Conserve Wildlife Blog

Resurgence of New Jersey’s Fishers

March 22nd, 2016

After more than a century, fishers are returning to New Jersey

by Kendall Miller, Communications Intern

Fisher photo by Josh More via Flickr Creative Commons.

Fisher photo by Josh More via Flickr Creative Commons.

 

New Jersey’s forests lost a charismatic top predator when the fisher was extirpated nearly a century ago. Exploitation of the fisher for its pelt — coupled with excessive logging practices during the 19th and 20th centuries — caused decimated populations of this North American native across its entire range. However, through the implementation of conservation practices, this small, yet spunky forest carnivore is experiencing a comeback.

 

Despite its past disappearance from the state, the combined effects of trapping bans and nearby relocation projects (New York and Pennsylvania) are resulting in the fisher’s resurgence in New Jersey. Within the last decade, the return of fishers to New Jersey has been an exciting new possibility, with multiple reported sightings, photos caught via trail camera and anecdotal stories by the public.

 

Recently, two trappings by state officials in North Jersey, both within a mere month of one another, mark the return of fishers to the state of New Jersey, and speaks for the potential future of this species, as well as others.

 

What exactly is a fisher?

Source: Canadian Geographic

Source: Canadian Geographic

Found only in North America, fishers historically inhabited forested and semi-forested land from coast to coast, ranging from Virginia to Quebec in the east. Found in deciduous, coniferous and mixed forests, they prefer areas with dense canopy cover, and tend to avoid areas with human disturbances.

 

Also referred to as the fisher cat and Appalachian black cat, this animal looks like fluffy cat meets fox, with a wolverine-like disposition. However, it is neither a feline nor does it catch fish. The fisher (Martes pennanti) is a member of the Mustelidae family, which includes otters, badgers, martens, ferrets, minks, wolverines and more.

 

The fisher is a long bodied and short legged animal, with a bushy tail that makes up a third of its total body length. There is a substantial size sexual dimorphism between males and females. Males weigh 8-13 pounds and reach lengths between 35-47 inches. Females weigh between 3 and 7 pounds and are between 30-37 inches long. Males have grizzled fur due to blonde guard hairs on their neck and shoulders, while females are a uniform chocolate brown.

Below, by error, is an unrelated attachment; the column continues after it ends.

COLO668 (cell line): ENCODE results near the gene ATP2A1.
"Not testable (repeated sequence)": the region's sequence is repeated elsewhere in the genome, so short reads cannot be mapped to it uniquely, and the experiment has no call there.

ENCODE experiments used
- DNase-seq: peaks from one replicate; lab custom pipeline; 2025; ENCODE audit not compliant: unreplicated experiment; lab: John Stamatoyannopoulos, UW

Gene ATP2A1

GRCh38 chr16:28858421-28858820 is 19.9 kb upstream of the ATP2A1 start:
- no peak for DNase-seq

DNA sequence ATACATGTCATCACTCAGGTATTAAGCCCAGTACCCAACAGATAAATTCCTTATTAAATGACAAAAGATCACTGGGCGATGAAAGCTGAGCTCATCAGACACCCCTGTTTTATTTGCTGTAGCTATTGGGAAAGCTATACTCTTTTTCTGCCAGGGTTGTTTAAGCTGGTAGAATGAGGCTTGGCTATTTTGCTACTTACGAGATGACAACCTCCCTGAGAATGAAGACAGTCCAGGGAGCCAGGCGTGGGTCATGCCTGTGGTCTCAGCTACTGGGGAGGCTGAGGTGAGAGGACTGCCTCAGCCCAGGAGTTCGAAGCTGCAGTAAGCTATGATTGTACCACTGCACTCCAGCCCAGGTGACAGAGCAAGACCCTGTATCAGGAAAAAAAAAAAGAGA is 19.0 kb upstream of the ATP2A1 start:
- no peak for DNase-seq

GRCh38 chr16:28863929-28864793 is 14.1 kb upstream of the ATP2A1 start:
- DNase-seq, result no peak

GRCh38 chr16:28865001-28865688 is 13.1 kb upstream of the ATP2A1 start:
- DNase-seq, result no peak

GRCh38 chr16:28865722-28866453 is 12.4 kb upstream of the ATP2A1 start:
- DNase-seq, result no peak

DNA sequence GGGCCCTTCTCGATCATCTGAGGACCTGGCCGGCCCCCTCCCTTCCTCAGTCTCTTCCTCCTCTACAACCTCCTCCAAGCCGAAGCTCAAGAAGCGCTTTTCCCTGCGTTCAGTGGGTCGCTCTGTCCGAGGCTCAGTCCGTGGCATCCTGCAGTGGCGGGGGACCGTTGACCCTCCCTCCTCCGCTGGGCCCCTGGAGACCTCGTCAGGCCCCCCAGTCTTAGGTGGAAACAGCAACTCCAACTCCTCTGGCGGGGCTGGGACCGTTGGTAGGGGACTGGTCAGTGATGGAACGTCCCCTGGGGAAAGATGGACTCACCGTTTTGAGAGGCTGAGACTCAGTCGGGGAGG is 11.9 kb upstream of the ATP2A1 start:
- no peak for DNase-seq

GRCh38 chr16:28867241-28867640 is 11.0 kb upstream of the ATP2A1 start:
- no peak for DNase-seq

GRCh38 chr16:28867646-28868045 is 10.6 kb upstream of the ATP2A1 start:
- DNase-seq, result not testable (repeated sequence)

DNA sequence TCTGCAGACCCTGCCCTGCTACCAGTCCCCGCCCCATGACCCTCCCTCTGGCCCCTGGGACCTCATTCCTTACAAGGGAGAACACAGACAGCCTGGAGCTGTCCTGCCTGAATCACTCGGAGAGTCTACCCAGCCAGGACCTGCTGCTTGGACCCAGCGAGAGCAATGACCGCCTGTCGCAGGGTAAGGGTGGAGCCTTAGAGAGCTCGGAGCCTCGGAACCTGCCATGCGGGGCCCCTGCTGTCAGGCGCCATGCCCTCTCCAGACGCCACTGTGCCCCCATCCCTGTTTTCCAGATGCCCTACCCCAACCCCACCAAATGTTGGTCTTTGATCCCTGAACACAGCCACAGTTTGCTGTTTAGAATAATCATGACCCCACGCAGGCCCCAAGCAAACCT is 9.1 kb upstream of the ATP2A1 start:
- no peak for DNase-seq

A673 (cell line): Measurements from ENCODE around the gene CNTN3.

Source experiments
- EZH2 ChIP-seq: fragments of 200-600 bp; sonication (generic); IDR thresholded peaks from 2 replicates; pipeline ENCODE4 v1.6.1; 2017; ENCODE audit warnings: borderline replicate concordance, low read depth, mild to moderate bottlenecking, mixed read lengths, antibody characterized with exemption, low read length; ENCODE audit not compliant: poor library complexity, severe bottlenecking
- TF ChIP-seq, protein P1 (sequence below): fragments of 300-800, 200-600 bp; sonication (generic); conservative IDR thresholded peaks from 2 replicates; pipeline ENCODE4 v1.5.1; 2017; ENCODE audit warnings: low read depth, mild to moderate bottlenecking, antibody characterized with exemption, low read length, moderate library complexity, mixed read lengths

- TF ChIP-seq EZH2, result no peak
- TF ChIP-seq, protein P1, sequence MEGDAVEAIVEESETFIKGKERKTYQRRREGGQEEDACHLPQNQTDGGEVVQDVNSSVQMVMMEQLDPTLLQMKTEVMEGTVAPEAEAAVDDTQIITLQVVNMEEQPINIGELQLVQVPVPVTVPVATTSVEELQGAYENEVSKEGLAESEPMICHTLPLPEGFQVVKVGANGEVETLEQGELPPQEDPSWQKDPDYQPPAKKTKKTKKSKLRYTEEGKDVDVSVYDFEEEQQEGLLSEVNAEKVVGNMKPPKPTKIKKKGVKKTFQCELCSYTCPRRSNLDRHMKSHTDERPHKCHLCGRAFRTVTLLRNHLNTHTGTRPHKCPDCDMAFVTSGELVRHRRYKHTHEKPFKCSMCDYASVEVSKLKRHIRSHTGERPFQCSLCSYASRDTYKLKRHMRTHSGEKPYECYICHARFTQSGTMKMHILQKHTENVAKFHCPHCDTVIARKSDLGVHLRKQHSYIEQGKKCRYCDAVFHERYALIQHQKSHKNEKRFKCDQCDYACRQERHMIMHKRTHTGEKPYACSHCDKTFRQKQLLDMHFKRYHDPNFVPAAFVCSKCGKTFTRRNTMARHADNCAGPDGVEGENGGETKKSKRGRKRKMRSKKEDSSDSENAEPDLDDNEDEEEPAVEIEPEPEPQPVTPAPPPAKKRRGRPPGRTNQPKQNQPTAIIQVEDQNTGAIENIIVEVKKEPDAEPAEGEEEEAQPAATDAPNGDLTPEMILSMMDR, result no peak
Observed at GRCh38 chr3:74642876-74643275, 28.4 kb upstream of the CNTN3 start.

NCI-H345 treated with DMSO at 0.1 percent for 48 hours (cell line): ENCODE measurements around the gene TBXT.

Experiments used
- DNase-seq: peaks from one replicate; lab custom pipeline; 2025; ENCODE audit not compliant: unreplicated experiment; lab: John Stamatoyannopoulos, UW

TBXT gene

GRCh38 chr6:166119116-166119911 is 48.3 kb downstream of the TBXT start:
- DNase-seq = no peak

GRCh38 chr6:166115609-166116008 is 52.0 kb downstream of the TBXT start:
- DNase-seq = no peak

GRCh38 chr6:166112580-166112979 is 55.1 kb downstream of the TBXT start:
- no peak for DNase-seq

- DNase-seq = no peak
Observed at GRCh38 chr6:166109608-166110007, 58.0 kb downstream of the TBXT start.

A generalist carnivore species, a fisher will eat anything it can catch — typically small- to medium-sized mammals and birds. Carrion and some nuts and fruits also make up a portion of its diet. They are known to eliminate weak or injured deer, especially in times of heavy snow pack.

 

While its diet may be general, one part is very special: this is the only predator of porcupines in the country. The prickly defenses of the porcupine protect it against almost all predators except the fisher, who has developed a special way of hunting its prey. It will chase a porcupine up a tree until it can go no further and falls. Then, it will make a head-first descent down the tree with the help of semi-retractable claws and feet that can turn nearly 180 degrees. The fall stuns the porcupine, allowing the fisher to access the unprotected underside.

 

These predators share prey with coyotes, bobcats, foxes and even raptors, creating competition with these species. Fishers have been known to travel hundreds of miles to meet their dietary needs, able to cross water if need be.

 

They live a solitary life-style, with home ranges between 1-3 square miles, seldom overlapping, which suggests territoriality. They are found to be active at any point during the day or night. Fishers make homes in dens year round, using a variety of forest resources such as tree hollows, stumps, debris piles, natural crevices and underground tunnels. Females with litters will use tree hollows that are far off the ground.

 

Fishers themselves have no natural enemies and few disease occurrences. Trapping by humans and vehicle collisions likely account for the majority of deaths throughout their range.

 

Learn More:

 

Kendall Miller is the Communications Intern for Conserve Wildlife Foundation of New Jersey.

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